Know the basics

What is hernia?

Hernias occurs when parts of organs or tissues (such as a loop of intestine) protrude into areas where they don’t belong. They push through openings or weaknesses in a muscle wall, so a bulge or lump appears.

If hernias bulge only during pressure or strain, they’re called reducible and aren’t very harmful. Tissues trapped in an opening or pouch that can’t pull back are incarcerated hernias, which are serious problems. The most dangerous hernia is strangulated. In these, trapped tissue loses the blood supply and dies.

How common is hernia?

Most common in babies and children are external hernias: inguinal (in the groin) and umbilical (near the belly button). Umbilical hernias are very common, especially in premature babies, females, and babies with certain diseases. Inguinal hernias occur more in males than females and premature babies. Congenital diaphragmatic hernia and hiatal hernia are the most common internal hernias (inside the body) in children. You can  minimized the chance of having hernias by reducing your risk factors. Please discuss with your doctor for further information.

Know the symptoms

What are the symptoms of hernia?

Signs and symptoms depend on the types of hernias.

Symptoms of inguinal and umbilical hernias are painless swellings, which may go away on their own. They’re most obvious with crying, straining, coughing, or standing. Inguinal hernias in boys can make the scrotum (sac holding testicles) large. In girls, labia (tissue around the vagina) can swell.

Internal hernias may have no symptoms or may cause vomiting and heartburn.

Incarcerated hernias cause tender fi rm masses, pain, vomiting, constipation, and irritability.

Strangulated hernias lead to fever and swollen, red, infl amed, and very painful areas.

There may be some symptoms not listed above. If you have any concerns about a symptom, please consult your doctor.

When should I see my doctor

If you have any signs or symptoms listed above or have any questions, please consult with your doctor. Everyone’s body acts differently. It is always best to discuss with your doctor what is best for your situation.

Know the causes

What causes hernia?

Indirect inguinal hernias, present at birth, are caused by mistakes during development. Direct inguinal hernias form after birth. Umbilical hernias occur when the umbilical ring doesn’t close properly. In other hernias, membranes, wall muscles, or other structures don’t form correctly or are hurt, so they slowly weaken.

Know the risk factors

What increases my risk for hernia?

There are many risk factors for hernias, such as:

  • Baby: premature babies and those with low birth weights. Black infants appear to have a slightly increased risk of umbilical hernias.
  • obesity or sudden weight gain
  • lifting heavy objects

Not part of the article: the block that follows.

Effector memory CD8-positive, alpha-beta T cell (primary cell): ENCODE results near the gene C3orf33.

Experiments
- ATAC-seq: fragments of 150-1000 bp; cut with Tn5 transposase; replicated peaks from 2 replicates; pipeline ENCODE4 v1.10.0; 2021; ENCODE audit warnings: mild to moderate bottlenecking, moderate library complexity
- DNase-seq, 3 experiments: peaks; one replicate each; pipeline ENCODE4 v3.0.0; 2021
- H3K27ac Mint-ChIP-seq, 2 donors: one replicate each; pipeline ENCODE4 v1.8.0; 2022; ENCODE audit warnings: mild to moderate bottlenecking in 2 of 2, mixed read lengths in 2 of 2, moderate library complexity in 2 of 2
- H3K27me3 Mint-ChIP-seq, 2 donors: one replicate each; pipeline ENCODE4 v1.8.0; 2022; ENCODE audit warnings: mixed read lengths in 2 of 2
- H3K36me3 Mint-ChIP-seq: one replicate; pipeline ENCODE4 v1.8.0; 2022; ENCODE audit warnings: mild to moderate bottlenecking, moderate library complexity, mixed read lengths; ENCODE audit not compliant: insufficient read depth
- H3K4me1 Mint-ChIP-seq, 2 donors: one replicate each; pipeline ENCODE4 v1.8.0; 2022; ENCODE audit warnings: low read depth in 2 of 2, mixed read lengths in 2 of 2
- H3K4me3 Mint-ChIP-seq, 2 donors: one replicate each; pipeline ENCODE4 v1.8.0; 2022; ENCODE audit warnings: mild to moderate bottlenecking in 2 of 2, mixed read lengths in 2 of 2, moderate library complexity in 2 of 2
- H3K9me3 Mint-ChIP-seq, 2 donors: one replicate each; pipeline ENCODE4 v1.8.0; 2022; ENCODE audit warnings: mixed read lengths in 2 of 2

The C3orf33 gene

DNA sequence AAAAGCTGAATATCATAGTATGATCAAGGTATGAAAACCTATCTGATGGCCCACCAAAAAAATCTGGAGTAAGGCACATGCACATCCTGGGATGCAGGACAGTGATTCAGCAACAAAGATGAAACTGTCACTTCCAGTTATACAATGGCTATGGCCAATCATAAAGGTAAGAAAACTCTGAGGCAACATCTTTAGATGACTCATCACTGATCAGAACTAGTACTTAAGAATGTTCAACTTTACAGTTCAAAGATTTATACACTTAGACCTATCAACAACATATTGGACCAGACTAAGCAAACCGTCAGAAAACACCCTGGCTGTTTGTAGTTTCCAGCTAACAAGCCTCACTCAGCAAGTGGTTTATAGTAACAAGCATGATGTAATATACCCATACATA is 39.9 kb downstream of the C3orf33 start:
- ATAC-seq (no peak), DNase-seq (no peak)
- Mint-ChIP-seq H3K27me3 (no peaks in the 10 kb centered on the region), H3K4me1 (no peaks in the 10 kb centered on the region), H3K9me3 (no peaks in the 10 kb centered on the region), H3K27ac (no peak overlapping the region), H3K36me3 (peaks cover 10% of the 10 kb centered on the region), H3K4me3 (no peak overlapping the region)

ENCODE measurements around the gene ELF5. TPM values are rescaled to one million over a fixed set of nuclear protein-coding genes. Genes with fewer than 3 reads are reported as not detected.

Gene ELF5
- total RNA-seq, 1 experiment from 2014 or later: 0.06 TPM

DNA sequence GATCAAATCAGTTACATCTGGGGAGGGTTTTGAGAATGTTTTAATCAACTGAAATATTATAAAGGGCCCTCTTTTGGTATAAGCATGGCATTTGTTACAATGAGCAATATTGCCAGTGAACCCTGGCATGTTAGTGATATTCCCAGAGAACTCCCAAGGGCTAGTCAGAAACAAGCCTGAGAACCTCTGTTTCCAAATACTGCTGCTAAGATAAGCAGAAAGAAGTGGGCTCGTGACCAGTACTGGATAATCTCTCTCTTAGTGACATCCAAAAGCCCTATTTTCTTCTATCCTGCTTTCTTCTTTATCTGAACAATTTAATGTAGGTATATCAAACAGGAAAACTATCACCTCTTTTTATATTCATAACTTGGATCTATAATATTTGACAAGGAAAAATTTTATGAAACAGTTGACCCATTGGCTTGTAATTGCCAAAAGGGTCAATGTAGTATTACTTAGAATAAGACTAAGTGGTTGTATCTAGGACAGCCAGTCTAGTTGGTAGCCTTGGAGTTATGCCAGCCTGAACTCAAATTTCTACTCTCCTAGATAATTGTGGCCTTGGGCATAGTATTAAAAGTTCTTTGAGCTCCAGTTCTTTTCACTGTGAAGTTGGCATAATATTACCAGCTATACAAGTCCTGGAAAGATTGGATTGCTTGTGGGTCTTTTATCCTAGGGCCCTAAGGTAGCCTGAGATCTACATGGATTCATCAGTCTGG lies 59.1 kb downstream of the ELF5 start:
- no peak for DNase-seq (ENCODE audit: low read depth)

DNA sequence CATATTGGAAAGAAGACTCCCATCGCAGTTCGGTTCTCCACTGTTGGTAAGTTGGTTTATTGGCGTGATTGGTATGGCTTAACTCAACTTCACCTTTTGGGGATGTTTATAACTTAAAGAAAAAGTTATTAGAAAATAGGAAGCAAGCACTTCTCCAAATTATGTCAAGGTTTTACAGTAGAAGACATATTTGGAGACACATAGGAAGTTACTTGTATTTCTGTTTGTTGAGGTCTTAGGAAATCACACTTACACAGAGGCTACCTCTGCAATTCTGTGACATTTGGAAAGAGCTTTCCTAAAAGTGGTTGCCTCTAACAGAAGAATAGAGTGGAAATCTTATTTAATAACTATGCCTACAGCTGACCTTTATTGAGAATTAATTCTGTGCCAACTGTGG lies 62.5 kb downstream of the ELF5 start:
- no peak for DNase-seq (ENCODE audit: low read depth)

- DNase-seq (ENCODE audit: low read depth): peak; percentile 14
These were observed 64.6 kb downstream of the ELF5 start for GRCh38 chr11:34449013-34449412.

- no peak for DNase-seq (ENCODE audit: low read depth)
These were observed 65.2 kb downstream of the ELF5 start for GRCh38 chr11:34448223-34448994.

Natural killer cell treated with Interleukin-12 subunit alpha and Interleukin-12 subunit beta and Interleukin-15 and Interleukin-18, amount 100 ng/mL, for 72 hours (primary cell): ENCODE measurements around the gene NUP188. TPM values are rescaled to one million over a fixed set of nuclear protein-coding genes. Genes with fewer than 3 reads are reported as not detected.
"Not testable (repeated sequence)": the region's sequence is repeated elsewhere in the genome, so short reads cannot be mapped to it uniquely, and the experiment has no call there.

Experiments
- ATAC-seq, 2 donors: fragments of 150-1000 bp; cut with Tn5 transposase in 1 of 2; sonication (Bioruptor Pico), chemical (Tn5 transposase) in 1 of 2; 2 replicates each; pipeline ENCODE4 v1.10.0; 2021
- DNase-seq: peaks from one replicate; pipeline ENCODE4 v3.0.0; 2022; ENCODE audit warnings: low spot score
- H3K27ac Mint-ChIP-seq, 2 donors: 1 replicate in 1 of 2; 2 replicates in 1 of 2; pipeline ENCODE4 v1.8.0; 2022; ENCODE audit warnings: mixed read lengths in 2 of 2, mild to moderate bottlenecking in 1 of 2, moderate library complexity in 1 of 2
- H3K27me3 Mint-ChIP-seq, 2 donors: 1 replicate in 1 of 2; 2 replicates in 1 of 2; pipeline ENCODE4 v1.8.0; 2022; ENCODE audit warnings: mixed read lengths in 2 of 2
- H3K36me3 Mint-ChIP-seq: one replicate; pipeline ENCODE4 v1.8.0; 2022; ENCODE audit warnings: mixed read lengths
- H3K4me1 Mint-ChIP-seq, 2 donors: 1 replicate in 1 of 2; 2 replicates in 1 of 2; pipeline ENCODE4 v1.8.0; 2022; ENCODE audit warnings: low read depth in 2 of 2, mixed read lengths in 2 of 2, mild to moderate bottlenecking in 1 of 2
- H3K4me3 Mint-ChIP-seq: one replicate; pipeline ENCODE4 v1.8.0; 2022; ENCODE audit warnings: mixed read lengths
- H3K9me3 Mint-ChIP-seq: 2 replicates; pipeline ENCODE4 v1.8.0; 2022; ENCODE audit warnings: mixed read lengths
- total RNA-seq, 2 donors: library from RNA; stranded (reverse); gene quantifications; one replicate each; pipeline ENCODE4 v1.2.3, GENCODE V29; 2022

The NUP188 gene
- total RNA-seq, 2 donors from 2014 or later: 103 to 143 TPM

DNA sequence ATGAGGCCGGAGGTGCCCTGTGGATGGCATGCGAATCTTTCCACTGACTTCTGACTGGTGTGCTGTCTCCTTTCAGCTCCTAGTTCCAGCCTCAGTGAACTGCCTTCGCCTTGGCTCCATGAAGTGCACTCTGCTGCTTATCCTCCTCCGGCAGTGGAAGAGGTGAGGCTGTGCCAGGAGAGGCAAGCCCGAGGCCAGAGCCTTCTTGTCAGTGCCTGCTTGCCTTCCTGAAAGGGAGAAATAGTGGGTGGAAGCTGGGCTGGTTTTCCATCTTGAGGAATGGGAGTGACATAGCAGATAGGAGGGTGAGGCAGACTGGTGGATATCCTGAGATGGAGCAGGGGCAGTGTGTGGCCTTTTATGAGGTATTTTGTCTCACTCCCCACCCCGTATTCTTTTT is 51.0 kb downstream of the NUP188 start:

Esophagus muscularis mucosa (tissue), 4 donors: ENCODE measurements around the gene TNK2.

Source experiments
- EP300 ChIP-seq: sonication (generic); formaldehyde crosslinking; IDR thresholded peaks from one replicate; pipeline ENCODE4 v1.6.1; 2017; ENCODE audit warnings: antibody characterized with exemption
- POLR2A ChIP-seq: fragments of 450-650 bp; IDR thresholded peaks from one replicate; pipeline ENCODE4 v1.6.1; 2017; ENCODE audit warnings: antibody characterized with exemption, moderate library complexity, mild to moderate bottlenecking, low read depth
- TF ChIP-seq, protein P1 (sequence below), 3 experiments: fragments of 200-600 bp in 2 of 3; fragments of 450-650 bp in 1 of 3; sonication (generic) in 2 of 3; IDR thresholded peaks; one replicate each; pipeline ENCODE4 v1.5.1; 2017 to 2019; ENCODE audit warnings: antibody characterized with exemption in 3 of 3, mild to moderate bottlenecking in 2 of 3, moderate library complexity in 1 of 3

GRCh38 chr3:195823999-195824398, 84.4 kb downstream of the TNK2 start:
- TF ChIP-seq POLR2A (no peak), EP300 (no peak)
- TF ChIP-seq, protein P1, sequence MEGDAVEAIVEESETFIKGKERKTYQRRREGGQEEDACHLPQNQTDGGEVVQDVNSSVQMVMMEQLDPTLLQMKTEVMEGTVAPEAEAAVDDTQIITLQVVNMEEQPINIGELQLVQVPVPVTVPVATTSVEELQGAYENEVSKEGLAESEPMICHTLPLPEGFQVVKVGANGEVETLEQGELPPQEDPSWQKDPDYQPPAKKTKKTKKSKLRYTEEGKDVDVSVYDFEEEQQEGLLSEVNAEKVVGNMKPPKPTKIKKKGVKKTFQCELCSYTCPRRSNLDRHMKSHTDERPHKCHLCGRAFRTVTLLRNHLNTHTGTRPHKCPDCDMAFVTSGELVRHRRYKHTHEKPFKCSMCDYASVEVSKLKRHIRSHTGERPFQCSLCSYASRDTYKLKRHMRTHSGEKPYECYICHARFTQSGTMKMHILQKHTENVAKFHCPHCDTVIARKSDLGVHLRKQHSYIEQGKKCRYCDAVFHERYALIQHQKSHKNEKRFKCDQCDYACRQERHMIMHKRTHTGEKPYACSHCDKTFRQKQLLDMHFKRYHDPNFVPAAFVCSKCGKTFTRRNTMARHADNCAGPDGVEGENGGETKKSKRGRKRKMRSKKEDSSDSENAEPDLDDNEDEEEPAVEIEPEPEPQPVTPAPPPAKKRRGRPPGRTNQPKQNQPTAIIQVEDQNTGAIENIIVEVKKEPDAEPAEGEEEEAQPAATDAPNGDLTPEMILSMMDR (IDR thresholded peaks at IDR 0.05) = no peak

• diarrhea or constipation
  • persistent coughing or sneezing
  • pregnancy

Understand the diagnosis & treatment

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The information provided is not a substitute for any medical advice. ALWAYS consult with your doctor for more information.]

Understand the diagnosis & treatment

The information provided is not a substitute for any medical advice. ALWAYS consult with your doctor for more information.

How is hernia diagnosed?

The doctor uses the medical history and physical examination with the child lying down and standing. Blood tests or laparoscopy may be needed. Imaging studies in certain cases include X-rays and ultrasonography.

How is hernia treated?

Treatment is based on type of hernia. Umbilical hernias usually cause no discomfort, and most tend to close on their own by age 1 or 2. Doctors can often easily push them back in. Doctors usually suggest waiting and watching these hernias. Operations are needed only if hernias don’t heal by age 4 or 5, or if they become trapped or block the intestines. Surgery, often outpatient, is used for inguinal hernias to prevent incarceration.

Lifestyle changes & home remedies

What are some lifestyle changes or home remedies that can help me manage hernia?

The following lifestyles and home remedies might help you cope with hernias:

  • Watch your child’s hernia to make sure that it gets smaller in the fi rst 2 or 3 years of life.
  • Give your child pain medicine that your doctor prescribes after surgery.
  • Protect your child after surgery from respiratory infections that might cause coughing and sneezing. These could strain the stitches. Frequent hand washing is the best way to prevent these infections.
  • Learn the symptoms of inguinal hernia incarceration. Delayed treatment can cause serious problems.
  • Keep the incision clean and dry until it heals. You may need to limit your child’s activity for a while.

If you have any questions, please consult with your doctor to better understand the best solution for you.

Hello Health Group does not provide medical advice, diagnosis or treatment.

Sources

Review Date: January 4, 2017 | Last Modified: January 4, 2017

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